The behavior that, in my mind, I keep coming back to is when I'm really busy, or stressed, I let the people management stuff go and either stick with individual contibutor work,or try to use "technical" management to get around the problems.

I'd like to be more inclined to find people solutions when there are people problems. Make sense?

ctomasi's picture

Greg,

I'd like to recommend setting up a schedule. Are you doing weekly one-on-ones? Those are very powerful. They open a lot of opportunities for more (and better) communication with your directs. Are you giving regular feedback (using the feedback model)?

Also, perhaps twice a day, get up, talk to the people. I do this one because I'm not physically in the same area of the building as my team. Try questions like: "How's it going?" "Anything I can help with?" "You look like you have a question?" You might be surprised what you get. Even if all you do is listen to them, that's a lot. Of course, don't barge in on them when they're on the phone, deep in thought over a complex problem, etc.

I share your self-awareness about keeping on top of the people-skills. It takes time to develop, but as I've recently found out, it pays off and the directs appreciate it.

tlhausmann's picture

[quote="jhack"]Just finished Carnegie's "How to Win Friends ..." while on the plane this week. [/quote]

"How to Win Friends..." is important enough that I have the audio version and re-listen to the book at least twice per year.

akinsgre's picture

[quote="ctomasi"]I'd like to recommend setting up a schedule. Are you doing weekly one-on-ones? Those are very powerful. They open a lot of opportunities for more (and better) communication with your directs. Are you giving regular feedback (using the feedback model)?
[/quote]

I was doing O3s and feedback; but they were tough, especially if I was having a tough days, or the O3 was with a "difficult" direct.

Scheduling other things, like walking around, was not something I'd thought of. That's a great idea.

jhack's picture

Greg,

It's great that you are self aware and are really working to make this better for you and your team.
[quote="akinsgre"]...when I'm really busy, or stressed, I let the people management stuff go and either stick with individual contibutor work,or try to use "technical" management to get around the problems.[/quote]
Delegate - don't go back to your individual contributor role, but rather help your team help you. Coaching, even doing the training yourself, will get them to take on more responsibility. Turn "distress" into "eustress."

John

iann22's picture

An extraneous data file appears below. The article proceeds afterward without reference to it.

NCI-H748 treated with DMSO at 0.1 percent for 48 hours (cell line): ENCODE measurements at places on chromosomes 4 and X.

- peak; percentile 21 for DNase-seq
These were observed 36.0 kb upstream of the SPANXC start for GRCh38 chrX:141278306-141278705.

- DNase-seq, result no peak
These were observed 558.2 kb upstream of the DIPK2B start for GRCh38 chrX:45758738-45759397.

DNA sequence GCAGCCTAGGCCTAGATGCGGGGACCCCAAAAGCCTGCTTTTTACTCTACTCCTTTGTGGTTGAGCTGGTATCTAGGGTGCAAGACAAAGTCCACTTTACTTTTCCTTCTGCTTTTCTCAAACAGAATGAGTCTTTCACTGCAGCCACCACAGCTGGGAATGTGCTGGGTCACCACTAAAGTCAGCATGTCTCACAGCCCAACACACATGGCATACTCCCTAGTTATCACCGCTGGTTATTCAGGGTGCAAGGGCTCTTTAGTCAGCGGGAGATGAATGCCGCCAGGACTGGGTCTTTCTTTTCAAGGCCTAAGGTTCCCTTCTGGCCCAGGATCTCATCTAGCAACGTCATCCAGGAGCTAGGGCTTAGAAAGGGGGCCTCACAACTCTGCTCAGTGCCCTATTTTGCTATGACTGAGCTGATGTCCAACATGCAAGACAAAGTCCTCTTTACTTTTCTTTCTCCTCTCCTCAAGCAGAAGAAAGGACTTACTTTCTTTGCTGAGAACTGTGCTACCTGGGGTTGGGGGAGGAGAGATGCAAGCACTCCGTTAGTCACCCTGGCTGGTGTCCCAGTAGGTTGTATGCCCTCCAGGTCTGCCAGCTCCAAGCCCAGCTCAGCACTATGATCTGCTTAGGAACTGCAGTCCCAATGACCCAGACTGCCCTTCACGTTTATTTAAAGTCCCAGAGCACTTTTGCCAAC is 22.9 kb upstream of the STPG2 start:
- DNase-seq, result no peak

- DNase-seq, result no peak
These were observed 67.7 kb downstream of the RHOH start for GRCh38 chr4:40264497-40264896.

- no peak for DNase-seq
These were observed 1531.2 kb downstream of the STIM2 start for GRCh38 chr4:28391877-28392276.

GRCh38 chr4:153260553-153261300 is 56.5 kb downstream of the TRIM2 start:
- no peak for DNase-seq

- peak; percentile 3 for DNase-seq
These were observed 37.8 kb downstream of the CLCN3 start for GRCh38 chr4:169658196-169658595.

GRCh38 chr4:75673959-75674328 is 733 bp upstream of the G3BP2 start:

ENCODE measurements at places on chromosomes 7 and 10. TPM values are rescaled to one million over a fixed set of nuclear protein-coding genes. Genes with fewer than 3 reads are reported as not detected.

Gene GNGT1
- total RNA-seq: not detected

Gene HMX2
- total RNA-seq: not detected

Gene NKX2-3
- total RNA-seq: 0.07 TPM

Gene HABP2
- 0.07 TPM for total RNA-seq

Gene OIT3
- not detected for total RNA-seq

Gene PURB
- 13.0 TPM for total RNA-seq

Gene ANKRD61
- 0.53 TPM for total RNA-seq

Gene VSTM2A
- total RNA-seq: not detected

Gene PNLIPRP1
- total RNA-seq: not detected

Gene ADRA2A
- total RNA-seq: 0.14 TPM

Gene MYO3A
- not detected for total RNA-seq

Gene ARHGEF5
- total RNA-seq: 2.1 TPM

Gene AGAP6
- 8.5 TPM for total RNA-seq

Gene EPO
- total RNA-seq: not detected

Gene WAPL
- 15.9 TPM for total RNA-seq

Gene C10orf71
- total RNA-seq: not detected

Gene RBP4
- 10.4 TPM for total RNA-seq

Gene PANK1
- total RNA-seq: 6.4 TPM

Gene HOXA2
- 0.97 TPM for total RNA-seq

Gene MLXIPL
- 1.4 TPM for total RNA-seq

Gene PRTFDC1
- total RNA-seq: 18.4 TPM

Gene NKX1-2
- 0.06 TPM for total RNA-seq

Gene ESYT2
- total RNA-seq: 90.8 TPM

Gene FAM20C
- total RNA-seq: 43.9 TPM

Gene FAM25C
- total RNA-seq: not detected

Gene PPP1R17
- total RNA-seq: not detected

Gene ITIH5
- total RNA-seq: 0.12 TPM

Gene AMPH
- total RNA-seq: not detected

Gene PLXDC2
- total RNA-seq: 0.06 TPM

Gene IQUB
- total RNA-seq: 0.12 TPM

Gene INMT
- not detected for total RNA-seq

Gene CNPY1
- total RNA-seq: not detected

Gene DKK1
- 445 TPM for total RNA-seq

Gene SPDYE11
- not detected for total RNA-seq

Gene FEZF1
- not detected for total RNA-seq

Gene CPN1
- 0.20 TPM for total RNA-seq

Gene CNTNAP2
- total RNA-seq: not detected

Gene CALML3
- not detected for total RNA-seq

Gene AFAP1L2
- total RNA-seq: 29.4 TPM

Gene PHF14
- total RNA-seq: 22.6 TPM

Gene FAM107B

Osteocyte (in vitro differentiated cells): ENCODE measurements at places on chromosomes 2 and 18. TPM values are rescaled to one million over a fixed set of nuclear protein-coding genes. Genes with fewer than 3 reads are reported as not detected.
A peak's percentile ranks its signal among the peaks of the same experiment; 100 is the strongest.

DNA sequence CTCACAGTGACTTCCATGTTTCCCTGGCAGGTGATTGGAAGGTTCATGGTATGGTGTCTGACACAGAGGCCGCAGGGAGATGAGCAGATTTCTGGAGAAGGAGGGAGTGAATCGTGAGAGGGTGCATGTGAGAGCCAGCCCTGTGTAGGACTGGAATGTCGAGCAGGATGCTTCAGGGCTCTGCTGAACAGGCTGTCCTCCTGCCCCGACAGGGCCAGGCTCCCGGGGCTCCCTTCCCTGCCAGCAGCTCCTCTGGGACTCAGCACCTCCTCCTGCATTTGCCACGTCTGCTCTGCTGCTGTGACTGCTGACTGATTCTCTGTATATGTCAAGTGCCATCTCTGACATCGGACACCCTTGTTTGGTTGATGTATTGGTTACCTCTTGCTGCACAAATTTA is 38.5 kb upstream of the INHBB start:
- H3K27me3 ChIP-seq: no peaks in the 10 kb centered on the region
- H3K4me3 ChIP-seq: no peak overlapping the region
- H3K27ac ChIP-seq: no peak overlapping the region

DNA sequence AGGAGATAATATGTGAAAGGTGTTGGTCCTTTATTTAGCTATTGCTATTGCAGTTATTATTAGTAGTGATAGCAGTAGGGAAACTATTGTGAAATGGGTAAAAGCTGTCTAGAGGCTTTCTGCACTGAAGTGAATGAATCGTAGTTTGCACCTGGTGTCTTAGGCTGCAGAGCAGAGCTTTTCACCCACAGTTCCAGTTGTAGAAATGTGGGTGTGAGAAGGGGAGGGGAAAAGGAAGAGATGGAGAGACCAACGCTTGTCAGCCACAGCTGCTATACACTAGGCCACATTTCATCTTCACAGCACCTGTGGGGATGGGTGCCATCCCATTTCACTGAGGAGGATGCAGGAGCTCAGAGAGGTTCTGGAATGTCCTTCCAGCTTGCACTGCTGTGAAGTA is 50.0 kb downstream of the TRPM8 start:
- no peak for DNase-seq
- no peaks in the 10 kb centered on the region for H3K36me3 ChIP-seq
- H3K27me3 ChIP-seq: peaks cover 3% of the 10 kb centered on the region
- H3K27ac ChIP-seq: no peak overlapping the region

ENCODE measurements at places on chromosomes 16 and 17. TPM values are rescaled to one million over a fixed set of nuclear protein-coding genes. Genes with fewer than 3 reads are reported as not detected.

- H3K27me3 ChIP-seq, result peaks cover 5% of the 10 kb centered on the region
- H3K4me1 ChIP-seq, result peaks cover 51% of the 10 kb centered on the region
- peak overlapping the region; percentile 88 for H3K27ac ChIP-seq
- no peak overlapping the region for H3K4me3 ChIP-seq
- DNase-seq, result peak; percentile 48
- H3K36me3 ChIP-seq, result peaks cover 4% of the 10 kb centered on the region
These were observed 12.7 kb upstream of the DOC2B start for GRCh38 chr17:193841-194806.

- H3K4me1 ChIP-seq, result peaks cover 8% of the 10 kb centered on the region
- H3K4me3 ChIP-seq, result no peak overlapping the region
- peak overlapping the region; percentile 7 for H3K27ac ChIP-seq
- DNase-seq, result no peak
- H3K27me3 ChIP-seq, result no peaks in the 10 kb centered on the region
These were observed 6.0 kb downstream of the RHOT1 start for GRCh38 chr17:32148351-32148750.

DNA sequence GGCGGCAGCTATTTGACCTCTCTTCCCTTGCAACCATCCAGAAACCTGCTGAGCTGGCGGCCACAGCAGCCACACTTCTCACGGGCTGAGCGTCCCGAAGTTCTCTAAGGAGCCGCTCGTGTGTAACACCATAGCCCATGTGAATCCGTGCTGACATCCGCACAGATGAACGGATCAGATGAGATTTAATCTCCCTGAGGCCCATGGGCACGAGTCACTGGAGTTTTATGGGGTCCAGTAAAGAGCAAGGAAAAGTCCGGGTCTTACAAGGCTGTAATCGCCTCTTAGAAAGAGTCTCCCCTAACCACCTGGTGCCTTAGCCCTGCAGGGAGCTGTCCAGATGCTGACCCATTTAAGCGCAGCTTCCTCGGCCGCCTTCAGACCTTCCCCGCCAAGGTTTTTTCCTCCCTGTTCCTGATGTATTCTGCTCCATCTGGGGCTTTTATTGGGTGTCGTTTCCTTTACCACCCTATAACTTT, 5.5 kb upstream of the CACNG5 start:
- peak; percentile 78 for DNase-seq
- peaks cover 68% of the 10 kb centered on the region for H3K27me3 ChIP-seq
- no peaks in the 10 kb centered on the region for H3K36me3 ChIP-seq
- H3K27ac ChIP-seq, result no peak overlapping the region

I would like to add a few more resources to this list.
These are coming from the belief that soft-skills aren't just for the office and, as such, these books will mostly be found outside of the business section of your local bookshops.
[b]Influence: The Art of Persuasion[/b] by Robert Cialdini
[b]The Art of Seduction[/b] by Robert Greene
[b]Mastering Your Hidden Self[/b]: A Guide to the Huna Way by Serge King
[b]Introducing Neuro-Linguistic Programming[/b]: Psychological Skills for Understanding and Influencing People by Joseph O'Connor and John Seymour
[b]The Red Queen[/b] by Matt Ridley
[b]The Way of the Superior Man[/b] by David Deida
[b]How to Tell a Story[/b] by Peter Rubie
[b]The Art of Speedreading People[/b]: How to Size People Up and Speak Their Language by Paul Tieger
[b]Emotional Intelligence[/b] by Daniel P. Goleman
[b]Radical Honesty[/b]: How to Transform Your Life by Telling the Truth by Brad Blanton
[b]The Psychology of Achievement[/b] by Brian Tracy
[b]Walking with Cavemen[/b] DVD from Caroline Noh
And lastly:
[b]The Game[/b] by Neil Strauss - The biography of one man's soft-skills development.
And if you wanted to go further in this arena, then I would recommend anything by David DeAngelo. These are DVDs or MP3s and will be easier found on ebay than Amazon. '77 Laws' is a good start-point and an accessible overview of his other work.

WillDuke's picture

I've been reading and appreciating your posts here for a while. So I have a question:

1. What's the real problem here? (Specifically, not a general problem.)

A performance environment is a good "social" environment. Everyone wants to be part of a winning team.

Also, your people are probably engineers too right? They probably like the same things you do. Look at your DiSC profile. Look at their DiSC profiles. Is the environment they are in good for them?

I'm not sure I'd rush in looking for trouble where there isn't any.

lazerus's picture

Will, if I may take that question, and please Greg I am not speaking for you but as a manager interested in improving my people skills.